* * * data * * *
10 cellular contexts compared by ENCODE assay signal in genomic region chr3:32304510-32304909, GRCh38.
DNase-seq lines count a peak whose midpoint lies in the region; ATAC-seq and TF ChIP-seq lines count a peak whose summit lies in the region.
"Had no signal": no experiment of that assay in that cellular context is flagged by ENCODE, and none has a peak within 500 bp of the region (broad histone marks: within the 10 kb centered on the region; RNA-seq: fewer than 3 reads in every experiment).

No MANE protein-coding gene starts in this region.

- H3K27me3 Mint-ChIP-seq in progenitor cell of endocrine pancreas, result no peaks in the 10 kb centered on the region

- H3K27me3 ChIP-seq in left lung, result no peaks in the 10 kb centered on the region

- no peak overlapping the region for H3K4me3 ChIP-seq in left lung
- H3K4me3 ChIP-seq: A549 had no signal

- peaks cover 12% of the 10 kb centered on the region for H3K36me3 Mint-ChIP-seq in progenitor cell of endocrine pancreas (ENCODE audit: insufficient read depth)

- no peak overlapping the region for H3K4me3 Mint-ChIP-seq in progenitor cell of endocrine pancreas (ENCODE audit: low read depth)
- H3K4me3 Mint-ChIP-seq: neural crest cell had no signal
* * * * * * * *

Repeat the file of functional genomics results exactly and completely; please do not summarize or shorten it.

10 cellular contexts compared by ENCODE assay signal in genomic region chr3:32304510-32304909, GRCh38.
DNase-seq lines count a peak whose midpoint lies in the region; ATAC-seq and TF ChIP-seq lines count a peak whose summit lies in the region.
"Had no signal": no experiment of that assay in that cellular context is flagged by ENCODE, and none has a peak within 500 bp of the region (broad histone marks: within the 10 kb centered on the region; RNA-seq: fewer than 3 reads in every experiment).

No MANE protein-coding gene starts in this region.

- H3K27me3 Mint-ChIP-seq in progenitor cell of endocrine pancreas, result no peaks in the 10 kb centered on the region

- H3K27me3 ChIP-seq in left lung, result no peaks in the 10 kb centered on the region

- no peak overlapping the region for H3K4me3 ChIP-seq in left lung
- H3K4me3 ChIP-seq: A549 had no signal

- peaks cover 12% of the 10 kb centered on the region for H3K36me3 Mint-ChIP-seq in progenitor cell of endocrine pancreas (ENCODE audit: insufficient read depth)

- no peak overlapping the region for H3K4me3 Mint-ChIP-seq in progenitor cell of endocrine pancreas (ENCODE audit: low read depth)
- H3K4me3 Mint-ChIP-seq: neural crest cell had no signal